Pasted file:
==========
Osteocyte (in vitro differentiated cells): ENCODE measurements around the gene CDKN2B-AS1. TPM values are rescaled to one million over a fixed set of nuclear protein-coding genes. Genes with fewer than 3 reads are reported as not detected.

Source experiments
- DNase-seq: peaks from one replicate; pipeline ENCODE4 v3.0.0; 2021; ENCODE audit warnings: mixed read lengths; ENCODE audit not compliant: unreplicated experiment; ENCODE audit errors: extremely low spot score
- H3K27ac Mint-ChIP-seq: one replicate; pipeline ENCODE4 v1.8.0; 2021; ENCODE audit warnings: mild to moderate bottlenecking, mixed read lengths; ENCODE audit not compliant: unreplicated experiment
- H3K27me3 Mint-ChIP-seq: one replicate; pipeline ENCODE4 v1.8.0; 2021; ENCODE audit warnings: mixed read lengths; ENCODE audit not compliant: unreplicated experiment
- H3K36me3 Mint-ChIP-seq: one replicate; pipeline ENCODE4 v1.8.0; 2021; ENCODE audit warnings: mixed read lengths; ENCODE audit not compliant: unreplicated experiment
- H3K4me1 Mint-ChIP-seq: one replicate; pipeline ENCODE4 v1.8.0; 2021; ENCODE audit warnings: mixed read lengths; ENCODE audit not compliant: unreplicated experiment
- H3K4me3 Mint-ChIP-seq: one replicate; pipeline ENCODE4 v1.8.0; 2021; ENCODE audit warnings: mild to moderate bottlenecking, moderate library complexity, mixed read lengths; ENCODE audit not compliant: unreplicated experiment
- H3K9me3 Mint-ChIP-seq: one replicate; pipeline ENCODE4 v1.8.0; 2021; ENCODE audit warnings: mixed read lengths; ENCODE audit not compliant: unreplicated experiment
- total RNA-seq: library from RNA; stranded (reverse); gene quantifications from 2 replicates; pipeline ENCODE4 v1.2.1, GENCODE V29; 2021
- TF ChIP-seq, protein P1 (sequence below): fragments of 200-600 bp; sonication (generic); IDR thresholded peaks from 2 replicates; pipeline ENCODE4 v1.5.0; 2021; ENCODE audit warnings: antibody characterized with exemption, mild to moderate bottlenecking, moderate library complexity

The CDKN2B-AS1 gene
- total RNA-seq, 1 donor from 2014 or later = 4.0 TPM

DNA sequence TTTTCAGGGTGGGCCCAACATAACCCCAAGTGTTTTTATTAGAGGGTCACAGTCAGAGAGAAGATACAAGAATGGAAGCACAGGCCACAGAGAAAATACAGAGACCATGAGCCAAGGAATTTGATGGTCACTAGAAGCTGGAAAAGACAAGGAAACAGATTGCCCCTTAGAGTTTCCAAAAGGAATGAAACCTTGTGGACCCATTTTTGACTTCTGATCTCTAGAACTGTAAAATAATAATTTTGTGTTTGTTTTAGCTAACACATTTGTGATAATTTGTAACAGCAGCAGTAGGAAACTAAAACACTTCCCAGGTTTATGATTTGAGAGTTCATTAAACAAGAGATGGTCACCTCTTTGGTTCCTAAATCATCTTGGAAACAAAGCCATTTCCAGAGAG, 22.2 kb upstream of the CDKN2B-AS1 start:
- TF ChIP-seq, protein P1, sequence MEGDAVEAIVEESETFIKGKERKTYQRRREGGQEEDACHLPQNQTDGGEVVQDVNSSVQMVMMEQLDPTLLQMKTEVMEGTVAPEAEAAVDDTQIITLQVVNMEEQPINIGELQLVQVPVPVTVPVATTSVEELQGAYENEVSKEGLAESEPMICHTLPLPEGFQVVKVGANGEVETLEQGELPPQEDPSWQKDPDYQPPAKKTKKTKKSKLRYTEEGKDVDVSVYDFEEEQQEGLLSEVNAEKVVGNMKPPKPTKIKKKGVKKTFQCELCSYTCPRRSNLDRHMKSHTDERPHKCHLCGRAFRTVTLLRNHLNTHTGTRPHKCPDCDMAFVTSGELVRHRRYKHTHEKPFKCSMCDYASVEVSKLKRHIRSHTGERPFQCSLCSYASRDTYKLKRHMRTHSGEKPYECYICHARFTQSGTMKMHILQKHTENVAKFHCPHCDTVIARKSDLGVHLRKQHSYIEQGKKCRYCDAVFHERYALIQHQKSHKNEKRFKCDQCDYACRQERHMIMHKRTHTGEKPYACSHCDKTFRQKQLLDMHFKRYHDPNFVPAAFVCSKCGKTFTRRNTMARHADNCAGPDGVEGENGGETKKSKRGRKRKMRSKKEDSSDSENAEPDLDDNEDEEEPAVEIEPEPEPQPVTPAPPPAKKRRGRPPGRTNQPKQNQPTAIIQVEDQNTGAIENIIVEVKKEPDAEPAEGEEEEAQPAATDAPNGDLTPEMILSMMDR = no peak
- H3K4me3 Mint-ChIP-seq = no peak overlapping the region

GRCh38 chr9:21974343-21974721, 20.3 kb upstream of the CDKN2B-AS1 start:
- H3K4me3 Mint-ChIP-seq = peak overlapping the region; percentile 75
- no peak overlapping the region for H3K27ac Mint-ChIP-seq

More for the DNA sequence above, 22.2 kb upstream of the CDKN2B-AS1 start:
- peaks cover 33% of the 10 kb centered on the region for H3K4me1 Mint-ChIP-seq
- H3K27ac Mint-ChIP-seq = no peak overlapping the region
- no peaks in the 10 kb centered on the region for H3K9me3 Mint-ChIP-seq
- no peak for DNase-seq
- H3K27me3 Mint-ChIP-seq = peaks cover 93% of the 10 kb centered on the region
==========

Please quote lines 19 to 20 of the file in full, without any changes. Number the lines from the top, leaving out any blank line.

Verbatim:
- no peak overlapping the region for H3K27ac Mint-ChIP-seq

More for the DNA sequence above, 22.2 kb upstream of the CDKN2B-AS1 start: